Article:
Resource ownership needs strategic steps


THE passing of the Mining (Amendment) Bill and Oil and Gas (Amendment) Bill on June 10 heralds the culmination of the call by the landowners, provincial governments and the general populace to amend the laws governing the mining and petroleum sectors to secure more benefits.
True to his word Prime Minister James Marape has heeded the peoples’ call by doing exactly what he intended to do upon taking office on May 7 last year.
However, the PNG Chamber of Mines and Petroleum President Gerea Aopi said the amendments to the Mining Act 1992 has created investment uncertainty as investors, both foreign and locally owned, who have expanded huge resources in the mining industry, faced the possibility of losing their investments as government favours Kumul Minerals and other state-owned entities.
Despite the concerns raised by the PNG chamber of mines and petroleum one thing is certain, as mentioned by the minister for petroleum and energy during his presentation of the Oil and Gas (Amendment) Bill 2020, is that “a wholesale change will be made later by this Government if it still remains in office”.
In other words, the Government is just starting and it plans to make sweeping changes to the Oil and Gas Act and the Mining Act as well in the future.
It is interesting to see what transpires ahead, however, the government’s philosophy of undertaking these changes is underpinned by Malaysia’s experience in managing its petroleum industry over the past 46 years.
In 1974, Malaysia passed the petroleum development act, which shifted away from a concession-based licensing system to a production-sharing arrangement and vested the entire oil and gas resources in its state owned entity, Petroliam Nasional Berhad (Petronas).
By doing so, Petronas was entrusted with the responsibility of developing and adding value to the entire oil and gas resources in Malaysia.
In addition to utilising the production sharing arrangement, Malaysia was the first country to introduce the risk sharing contracts which have been recently revised as enhanced oil recovery (a special kind of benefit sharing arrangement under the production sharing arrangement).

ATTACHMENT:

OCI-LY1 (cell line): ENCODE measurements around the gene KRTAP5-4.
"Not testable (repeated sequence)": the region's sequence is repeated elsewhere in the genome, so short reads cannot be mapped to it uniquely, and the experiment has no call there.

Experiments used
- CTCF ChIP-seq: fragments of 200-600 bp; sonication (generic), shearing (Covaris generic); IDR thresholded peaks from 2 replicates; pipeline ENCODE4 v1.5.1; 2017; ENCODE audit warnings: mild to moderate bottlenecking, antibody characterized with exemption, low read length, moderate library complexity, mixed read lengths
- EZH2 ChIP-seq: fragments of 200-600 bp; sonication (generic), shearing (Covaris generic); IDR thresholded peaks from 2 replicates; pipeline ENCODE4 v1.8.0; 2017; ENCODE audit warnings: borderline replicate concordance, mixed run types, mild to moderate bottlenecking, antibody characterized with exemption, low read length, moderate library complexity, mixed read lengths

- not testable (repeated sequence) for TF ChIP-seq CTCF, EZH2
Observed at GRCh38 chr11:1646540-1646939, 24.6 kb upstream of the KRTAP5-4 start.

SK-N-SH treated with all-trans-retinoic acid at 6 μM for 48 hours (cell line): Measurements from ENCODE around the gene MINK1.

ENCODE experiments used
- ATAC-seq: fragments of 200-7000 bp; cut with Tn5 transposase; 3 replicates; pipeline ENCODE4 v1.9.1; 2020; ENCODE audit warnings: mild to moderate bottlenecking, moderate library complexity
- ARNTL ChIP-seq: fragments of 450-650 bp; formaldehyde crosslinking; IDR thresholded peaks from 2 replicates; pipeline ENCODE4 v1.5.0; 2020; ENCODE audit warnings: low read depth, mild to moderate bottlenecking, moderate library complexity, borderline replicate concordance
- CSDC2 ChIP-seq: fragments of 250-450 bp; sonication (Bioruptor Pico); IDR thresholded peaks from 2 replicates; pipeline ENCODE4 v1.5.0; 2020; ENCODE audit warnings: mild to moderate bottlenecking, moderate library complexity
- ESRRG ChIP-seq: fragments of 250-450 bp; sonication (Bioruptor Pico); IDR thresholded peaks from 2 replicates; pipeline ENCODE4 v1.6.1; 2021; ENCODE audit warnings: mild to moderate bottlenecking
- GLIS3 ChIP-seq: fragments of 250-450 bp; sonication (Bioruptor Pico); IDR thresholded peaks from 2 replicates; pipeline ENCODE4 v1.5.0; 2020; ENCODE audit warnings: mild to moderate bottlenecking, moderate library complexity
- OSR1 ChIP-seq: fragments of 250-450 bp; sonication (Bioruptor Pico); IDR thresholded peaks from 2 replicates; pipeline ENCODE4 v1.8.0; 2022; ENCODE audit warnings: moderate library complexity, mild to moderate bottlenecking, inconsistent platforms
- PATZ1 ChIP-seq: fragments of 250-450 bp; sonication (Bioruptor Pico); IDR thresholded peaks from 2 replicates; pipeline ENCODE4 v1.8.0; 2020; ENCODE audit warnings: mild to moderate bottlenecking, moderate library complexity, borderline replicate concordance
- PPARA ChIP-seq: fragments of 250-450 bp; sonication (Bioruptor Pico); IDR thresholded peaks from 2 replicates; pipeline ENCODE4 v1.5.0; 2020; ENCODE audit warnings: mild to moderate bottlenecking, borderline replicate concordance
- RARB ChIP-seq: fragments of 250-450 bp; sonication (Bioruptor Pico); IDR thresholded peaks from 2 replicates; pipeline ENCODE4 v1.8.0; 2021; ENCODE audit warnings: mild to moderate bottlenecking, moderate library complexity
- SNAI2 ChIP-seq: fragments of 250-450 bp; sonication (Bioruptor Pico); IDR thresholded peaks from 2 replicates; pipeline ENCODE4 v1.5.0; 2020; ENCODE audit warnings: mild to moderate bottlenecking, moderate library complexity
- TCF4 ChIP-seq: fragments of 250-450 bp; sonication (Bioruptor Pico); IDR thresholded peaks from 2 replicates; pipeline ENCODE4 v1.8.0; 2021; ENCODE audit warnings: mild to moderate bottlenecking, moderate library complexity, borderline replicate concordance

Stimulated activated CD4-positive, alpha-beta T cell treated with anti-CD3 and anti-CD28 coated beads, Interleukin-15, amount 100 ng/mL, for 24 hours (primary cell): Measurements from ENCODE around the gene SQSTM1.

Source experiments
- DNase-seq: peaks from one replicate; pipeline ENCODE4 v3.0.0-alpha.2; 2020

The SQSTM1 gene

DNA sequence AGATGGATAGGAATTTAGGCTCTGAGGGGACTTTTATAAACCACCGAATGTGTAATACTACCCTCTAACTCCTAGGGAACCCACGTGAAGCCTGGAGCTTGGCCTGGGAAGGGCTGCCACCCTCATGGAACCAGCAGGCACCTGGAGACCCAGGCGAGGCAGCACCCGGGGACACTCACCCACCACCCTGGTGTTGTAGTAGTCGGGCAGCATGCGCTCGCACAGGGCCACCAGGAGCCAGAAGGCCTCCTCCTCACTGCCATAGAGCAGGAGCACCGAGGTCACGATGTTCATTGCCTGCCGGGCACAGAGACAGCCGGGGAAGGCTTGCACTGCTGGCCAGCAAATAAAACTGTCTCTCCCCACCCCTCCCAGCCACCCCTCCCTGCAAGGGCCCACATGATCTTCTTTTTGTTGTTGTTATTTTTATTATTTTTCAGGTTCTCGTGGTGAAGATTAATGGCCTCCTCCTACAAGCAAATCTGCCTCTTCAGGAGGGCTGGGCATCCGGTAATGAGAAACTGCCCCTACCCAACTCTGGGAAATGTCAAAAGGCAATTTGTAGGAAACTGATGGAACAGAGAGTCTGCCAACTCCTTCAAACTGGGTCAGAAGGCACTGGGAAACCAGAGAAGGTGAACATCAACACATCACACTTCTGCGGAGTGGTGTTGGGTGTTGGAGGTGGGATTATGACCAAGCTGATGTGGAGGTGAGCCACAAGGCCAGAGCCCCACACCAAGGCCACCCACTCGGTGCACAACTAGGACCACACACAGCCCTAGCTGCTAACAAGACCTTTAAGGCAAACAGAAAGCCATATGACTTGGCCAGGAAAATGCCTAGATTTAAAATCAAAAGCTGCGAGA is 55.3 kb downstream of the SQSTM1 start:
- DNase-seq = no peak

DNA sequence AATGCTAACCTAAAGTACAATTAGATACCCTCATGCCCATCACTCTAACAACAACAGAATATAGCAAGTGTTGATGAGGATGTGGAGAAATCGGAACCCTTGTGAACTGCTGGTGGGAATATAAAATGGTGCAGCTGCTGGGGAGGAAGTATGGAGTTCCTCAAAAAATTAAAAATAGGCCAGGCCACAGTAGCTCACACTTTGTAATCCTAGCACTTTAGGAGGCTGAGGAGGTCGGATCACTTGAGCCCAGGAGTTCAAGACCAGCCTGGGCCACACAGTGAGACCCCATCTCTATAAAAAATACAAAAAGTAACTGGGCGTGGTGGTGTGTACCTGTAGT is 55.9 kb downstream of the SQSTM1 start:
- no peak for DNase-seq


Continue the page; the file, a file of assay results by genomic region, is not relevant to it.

Although the journey has been challenging, Malaysia was able to build one of the most successful state owned entities in the world over the past 46 years with an impressive record of Petronas being ranked among fortune global 500’s largest corporations in the world.
It has been ranked the 158th largest company in the world last year.
Moreover information about Petronas are quite amazing and they include:

  • having more than 100 subsidiaries and around 40 joint venture companies in which Petronas has at least 50 per cent stake in these companies;
  • having business operations around the world;
  • having a diversified business portfolio including upstream exploration and production of oil and gas to downstream oil refining, marketing and distribution of petroleum products, trading, gas processing and liquefaction, gas transmission pipeline network operations, marketing of liquefied natural gas, petrochemical manufacturing and marketing, shipping, automotive engineering, and property investment;
  • having total asset value of more than US$100 billion (K345.7); generating revenues above US$40 billion (K138.3) annually;
  • employing more than 40,000 people; and,
  • consistently funding half of the national government’s budget annually.

Therefore the final amendments especially to the oil and gas sectors will ultimately result in the Government vesting the exclusive ownership including the rights for development, production and selling of these resources with its nominated State-owned entity.
Under these arrangements, provision can be made for foreign companies to participate in certain areas in the upstream and downstream activities with excellent rewarding system in order to ensure transfer of knowledge, expertise and sophisticated technologies to the country.
Hence, if the Government is serious in traversing down a similar path as Malaysia, it needs to come up with an effective transition strategy of how the current tenement holders will be paid off to surrender their concessions and it needs to put in place rigorous transparency and accountability systems to combat corruption in these arrangements.
Ultimately, the best thing that will happen under this move is that, since the ownership rights of all the oil and gas resources will be vested with a State-owned entity on behalf of the country and its people, when commercially viable gas and oil reserves are found, these reserves will provide the guarantee to secure finance to develop them accordingly.

Eugene Kambut

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